Tuesday, 1 May 2018

Minimum pricing begins

There have only really been two major changes in alcohol policy in the UK in the last twenty years. The first was in 2005 when the licensing laws were liberalised. The 'public health' lobby claimed that it would be a disaster, leading to more violence, more alcohol being drunk and more alcohol-related deaths. It didn't. By any reasonable, it was a success.

The second begins in Scotland today. The 'public health' lobby claims that minimum pricing is going to reduce alcohol consumption, alcohol-related deaths, crime, traffic accidents and God knows what else. We shall see.

The only thing that is certain is that it will raise the cost of living for millions of people. This makes it likely that it will be unpopular with ordinary consumers and that there will be unintended consequences. Cross-border booze trips - both legal (for own consumption) and illegal (for resale in Scotland) - are bound to take place, possibly on a large scale. Home production of alcohol could increase. Substitution towards illegal drugs may take place.

Again, we shall see. For the 'public health' lobby, Scotland is just a foot in the door. The name of the game is to export minimum pricing to the rest of the UK and then the rest of the world as soon as possible, so expect to hear claims about its immediate success within months, based on conference presentations and unpublished studies. They managed to lie successfully about the experience in Canada, so they will not struggle to distort whatever evidence emerges from Scotland.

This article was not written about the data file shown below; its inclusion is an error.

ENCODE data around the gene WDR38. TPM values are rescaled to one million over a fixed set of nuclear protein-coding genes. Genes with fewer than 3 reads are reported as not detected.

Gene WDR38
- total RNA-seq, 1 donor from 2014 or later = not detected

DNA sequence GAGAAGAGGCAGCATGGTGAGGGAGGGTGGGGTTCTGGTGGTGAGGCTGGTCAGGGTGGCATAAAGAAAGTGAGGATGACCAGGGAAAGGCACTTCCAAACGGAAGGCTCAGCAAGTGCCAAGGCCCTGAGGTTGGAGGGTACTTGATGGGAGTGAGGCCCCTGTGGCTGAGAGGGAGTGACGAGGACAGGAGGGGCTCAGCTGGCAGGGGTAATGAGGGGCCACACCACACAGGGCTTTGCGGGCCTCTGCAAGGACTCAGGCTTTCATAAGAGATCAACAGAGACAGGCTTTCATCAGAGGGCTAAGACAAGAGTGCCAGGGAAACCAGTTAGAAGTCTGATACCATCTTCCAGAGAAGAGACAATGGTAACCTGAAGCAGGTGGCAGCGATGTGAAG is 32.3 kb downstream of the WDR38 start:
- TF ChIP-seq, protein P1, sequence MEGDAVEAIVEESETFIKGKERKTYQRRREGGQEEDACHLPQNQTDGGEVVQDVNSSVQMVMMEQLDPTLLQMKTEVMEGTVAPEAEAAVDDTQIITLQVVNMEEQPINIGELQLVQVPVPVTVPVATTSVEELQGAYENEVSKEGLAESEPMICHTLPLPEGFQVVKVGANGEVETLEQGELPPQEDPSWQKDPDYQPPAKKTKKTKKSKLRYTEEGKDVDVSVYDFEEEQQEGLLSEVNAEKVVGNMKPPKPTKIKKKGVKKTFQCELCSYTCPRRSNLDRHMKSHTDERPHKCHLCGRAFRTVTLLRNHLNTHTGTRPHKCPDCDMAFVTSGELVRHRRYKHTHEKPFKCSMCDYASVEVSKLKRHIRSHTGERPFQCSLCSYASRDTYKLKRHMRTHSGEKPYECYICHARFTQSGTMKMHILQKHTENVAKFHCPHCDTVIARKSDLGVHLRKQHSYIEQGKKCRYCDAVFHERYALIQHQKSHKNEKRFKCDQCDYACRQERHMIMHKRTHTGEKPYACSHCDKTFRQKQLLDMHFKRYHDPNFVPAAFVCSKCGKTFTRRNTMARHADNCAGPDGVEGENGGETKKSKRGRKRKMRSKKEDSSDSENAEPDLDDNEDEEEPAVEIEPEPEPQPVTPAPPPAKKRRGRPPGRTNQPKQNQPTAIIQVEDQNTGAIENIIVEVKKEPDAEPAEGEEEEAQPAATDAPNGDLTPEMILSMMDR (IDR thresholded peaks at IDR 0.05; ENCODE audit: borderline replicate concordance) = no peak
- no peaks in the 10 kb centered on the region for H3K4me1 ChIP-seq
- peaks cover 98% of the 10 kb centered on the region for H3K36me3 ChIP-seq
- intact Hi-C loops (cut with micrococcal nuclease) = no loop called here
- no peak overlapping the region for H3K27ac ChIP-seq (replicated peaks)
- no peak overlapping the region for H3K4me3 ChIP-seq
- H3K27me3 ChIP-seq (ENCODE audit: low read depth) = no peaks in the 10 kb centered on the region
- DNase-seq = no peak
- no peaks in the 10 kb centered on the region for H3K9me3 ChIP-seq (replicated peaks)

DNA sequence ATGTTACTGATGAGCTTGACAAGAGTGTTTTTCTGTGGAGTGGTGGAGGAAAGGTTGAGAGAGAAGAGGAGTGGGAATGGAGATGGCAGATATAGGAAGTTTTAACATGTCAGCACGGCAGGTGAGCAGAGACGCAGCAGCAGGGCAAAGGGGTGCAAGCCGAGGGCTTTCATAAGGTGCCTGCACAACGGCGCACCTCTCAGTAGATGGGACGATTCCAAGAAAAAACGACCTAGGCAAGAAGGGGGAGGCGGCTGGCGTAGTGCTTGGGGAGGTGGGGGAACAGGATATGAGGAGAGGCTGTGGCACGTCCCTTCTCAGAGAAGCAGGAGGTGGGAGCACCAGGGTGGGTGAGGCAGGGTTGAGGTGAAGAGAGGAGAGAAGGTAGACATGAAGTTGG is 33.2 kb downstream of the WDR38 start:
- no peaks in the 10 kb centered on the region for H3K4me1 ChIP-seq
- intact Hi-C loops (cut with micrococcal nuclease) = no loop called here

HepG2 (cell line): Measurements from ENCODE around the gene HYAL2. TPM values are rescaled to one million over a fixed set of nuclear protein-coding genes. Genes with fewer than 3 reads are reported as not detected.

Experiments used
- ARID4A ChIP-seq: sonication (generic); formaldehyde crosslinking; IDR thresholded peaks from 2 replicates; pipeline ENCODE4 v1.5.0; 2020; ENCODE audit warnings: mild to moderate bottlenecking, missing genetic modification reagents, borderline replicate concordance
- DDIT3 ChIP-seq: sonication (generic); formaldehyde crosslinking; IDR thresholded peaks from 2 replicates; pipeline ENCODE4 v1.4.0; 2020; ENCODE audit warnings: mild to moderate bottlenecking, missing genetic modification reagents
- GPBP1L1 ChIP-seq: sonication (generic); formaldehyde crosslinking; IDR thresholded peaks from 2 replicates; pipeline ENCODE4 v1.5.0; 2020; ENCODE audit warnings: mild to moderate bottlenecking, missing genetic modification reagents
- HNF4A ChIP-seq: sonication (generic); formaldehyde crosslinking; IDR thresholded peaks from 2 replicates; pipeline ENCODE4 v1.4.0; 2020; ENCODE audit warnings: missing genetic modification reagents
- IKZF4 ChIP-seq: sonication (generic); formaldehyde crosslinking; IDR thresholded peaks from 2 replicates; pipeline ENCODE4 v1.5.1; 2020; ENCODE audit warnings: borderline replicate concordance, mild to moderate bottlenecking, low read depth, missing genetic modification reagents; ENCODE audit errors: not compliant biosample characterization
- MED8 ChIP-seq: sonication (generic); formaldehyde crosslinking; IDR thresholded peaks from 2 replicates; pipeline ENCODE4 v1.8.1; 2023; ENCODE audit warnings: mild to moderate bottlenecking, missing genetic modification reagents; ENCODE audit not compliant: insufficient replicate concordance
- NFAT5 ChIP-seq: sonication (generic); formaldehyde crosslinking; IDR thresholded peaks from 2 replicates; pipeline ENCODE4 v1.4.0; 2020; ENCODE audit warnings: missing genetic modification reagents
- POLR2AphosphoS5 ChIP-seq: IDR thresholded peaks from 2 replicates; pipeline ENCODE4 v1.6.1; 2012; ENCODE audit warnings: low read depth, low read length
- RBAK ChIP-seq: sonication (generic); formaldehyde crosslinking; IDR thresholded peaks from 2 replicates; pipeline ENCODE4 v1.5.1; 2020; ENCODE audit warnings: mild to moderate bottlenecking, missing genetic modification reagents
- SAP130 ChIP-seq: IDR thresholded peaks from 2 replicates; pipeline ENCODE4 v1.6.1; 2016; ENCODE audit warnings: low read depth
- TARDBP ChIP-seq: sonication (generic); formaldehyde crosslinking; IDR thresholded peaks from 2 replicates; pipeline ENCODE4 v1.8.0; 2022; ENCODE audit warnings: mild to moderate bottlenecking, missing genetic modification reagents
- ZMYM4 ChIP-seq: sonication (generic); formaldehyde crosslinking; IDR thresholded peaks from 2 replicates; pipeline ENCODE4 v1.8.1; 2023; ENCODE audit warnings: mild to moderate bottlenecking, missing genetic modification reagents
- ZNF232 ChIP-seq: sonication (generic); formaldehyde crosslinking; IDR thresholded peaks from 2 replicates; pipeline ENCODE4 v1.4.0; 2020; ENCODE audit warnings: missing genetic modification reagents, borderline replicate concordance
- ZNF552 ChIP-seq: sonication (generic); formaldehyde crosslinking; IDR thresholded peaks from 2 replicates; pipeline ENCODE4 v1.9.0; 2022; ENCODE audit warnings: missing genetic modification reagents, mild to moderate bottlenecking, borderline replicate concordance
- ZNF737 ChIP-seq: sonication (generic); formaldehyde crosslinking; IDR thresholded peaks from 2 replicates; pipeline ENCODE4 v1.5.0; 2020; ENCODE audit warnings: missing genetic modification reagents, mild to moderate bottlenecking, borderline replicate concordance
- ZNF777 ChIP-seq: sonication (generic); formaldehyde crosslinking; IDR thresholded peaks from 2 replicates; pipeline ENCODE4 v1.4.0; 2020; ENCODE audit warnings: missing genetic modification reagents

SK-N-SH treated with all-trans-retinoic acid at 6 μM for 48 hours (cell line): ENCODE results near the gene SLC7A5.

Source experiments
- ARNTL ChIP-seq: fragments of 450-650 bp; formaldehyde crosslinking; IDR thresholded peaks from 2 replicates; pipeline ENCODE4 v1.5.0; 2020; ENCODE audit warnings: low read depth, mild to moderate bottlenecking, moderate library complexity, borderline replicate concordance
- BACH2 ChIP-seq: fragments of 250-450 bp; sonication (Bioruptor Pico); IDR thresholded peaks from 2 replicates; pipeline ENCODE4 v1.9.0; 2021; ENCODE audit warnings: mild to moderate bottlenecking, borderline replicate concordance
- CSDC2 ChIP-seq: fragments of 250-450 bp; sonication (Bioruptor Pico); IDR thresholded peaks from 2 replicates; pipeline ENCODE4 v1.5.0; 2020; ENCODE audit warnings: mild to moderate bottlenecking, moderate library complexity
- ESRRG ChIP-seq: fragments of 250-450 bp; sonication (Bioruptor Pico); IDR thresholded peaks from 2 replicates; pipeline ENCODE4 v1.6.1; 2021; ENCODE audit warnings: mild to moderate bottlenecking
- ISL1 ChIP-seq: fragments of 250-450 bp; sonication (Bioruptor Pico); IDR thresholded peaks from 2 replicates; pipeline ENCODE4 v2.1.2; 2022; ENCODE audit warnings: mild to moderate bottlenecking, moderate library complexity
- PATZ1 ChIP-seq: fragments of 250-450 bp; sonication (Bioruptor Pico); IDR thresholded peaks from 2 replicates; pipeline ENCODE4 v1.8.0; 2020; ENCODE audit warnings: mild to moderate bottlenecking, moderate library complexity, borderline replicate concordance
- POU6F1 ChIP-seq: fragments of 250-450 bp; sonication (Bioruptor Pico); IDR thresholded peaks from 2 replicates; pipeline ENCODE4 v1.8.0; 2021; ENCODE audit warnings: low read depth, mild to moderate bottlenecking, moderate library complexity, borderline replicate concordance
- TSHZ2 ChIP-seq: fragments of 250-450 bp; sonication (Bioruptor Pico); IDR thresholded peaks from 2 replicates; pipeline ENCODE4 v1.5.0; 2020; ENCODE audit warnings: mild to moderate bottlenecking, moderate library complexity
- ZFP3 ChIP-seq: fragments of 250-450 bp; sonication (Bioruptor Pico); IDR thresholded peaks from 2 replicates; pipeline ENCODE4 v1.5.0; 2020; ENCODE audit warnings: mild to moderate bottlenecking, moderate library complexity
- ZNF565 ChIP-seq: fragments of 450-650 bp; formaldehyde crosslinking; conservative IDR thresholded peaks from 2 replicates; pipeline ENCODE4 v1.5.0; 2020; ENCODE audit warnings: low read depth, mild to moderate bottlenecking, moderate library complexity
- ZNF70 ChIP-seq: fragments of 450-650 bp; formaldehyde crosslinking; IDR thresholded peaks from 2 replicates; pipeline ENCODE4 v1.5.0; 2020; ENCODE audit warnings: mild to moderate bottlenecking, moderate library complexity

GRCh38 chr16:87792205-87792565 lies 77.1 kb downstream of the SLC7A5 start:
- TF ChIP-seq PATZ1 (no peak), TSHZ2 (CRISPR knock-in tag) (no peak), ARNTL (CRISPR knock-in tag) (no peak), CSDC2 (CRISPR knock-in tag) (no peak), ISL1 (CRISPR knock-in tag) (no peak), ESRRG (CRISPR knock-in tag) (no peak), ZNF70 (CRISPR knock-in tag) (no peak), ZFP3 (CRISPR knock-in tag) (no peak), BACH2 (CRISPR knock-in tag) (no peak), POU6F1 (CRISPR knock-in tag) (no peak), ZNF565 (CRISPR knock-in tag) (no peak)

In due course, this will be followed up by official evaluations. You won't be surprised that the task of evaluating minimum pricing has been given to activist-academics from the universities of Sheffield and Stirling who lobbied for the policy from the outset (see also: the sugar tax evaluation). There is approximately zero chance of them concluding that minimum pricing has been anything but a glorious success and should be implemented by Westminster, although they will add that 50p is really too low to get the full benefit.

I put out a quote out for the IEA yesterday:

"From midnight, shoppers in Scotland will see drastic increases in the price of their favourite drinks. It will become clear that minimum pricing is not a targeted measure that will only affect a few strong ciders. The public has been misled about this policy from the outset. Back-of-the-envelope calculations have been used to justify a nationwide rip-off that will raise the cost of living for all but the very rich.

"If alcohol companies colluded to fix prices in this way, they would be prosecuted. Minimum pricing will suck tens of millions of pounds out of the pockets of ordinary drinkers to feed the egos of grandstanding politicians. Today is a good day if you run an off licence in Berwick-upon-Tweed. It is a bad day to be Scottish."

Further reading:

The likely consequences of minimum pricing 

Why minimum pricing won't help pubs

Why the Sheffield model is worthless

No comments: